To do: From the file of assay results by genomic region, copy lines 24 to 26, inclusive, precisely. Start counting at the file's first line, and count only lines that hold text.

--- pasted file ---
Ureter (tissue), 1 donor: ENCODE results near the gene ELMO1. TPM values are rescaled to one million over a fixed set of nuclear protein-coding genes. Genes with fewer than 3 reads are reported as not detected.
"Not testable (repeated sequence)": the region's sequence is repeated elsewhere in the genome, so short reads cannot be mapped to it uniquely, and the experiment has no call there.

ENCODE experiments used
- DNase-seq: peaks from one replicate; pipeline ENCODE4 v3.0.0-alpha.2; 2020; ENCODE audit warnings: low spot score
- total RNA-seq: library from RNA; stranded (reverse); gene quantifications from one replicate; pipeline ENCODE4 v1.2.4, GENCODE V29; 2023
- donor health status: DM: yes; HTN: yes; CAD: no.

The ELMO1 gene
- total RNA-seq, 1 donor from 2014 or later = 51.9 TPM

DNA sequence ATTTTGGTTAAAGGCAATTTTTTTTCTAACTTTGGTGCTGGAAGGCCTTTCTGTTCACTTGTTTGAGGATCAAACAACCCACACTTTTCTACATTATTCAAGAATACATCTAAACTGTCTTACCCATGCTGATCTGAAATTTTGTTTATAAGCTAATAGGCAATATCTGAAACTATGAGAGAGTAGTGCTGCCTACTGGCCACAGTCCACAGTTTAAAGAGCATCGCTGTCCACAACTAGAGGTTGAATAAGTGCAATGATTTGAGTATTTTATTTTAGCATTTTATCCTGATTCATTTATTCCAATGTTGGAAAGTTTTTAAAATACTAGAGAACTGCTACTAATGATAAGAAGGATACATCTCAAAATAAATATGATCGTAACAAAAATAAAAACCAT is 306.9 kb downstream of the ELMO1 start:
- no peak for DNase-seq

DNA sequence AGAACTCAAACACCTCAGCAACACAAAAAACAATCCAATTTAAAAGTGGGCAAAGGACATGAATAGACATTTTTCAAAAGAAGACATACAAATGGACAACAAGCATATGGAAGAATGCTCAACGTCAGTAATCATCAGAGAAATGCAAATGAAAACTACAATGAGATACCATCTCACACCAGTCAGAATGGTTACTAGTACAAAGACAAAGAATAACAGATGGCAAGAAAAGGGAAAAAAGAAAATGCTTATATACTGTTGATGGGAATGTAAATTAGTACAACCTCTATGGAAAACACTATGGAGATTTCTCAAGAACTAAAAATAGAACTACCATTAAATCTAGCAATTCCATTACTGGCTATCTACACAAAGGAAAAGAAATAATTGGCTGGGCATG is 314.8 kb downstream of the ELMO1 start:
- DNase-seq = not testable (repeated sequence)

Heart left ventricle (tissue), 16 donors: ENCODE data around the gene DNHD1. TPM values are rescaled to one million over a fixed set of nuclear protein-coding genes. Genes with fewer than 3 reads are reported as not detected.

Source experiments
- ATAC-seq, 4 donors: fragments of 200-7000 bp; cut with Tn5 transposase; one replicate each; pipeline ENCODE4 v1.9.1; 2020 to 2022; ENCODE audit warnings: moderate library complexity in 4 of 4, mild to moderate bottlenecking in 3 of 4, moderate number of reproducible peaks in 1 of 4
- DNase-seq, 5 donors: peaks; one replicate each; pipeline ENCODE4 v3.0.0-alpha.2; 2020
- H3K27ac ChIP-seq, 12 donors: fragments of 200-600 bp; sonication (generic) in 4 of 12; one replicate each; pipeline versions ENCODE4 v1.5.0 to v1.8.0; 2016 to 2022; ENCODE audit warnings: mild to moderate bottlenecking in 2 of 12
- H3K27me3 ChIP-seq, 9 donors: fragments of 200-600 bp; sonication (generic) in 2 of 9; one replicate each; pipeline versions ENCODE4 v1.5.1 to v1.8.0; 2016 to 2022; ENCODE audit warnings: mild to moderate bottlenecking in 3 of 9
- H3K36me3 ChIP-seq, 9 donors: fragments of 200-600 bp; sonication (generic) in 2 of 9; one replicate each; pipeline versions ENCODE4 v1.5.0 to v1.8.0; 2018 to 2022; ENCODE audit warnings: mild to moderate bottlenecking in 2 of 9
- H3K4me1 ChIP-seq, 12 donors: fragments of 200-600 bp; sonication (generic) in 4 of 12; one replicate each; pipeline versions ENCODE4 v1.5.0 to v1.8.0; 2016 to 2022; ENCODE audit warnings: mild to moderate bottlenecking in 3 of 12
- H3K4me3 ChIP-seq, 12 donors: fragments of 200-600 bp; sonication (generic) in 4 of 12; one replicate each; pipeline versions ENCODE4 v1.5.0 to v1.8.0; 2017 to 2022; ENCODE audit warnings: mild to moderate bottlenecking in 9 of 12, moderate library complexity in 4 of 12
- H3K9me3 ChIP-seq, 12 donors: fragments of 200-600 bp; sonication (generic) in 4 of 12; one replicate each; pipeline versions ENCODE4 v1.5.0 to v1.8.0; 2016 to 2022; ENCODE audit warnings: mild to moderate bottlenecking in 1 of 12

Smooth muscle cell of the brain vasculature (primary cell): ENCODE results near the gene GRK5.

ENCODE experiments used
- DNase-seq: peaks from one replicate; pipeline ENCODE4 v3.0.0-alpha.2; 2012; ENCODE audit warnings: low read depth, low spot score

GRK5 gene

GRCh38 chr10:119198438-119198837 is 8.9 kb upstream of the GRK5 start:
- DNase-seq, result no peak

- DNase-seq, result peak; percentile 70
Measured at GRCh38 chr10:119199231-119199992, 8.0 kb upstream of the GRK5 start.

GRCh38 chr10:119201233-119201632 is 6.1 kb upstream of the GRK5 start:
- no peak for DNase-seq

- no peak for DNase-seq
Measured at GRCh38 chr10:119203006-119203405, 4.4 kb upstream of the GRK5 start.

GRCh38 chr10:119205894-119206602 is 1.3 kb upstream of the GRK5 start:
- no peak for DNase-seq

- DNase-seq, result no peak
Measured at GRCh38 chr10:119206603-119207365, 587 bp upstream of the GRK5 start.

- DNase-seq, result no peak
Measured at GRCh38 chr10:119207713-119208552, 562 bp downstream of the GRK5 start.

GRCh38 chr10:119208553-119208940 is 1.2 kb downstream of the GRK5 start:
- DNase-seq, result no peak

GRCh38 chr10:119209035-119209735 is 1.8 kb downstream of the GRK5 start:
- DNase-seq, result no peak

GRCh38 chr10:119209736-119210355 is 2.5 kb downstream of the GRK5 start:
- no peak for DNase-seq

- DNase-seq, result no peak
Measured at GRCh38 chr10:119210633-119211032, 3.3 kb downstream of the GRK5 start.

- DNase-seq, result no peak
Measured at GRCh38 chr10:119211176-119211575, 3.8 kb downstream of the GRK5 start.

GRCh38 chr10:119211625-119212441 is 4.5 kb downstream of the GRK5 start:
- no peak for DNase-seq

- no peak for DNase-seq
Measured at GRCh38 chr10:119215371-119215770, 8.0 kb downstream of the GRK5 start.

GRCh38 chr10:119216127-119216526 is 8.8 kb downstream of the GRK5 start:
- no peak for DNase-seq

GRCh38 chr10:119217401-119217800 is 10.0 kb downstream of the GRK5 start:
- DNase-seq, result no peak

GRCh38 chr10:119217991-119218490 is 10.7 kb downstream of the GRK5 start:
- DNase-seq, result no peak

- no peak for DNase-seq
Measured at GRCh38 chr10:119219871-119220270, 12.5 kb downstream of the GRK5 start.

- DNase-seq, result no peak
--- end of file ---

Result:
ENCODE experiments used
- DNase-seq: peaks from one replicate; pipeline ENCODE4 v3.0.0-alpha.2; 2012; ENCODE audit warnings: low read depth, low spot score

GRK5 gene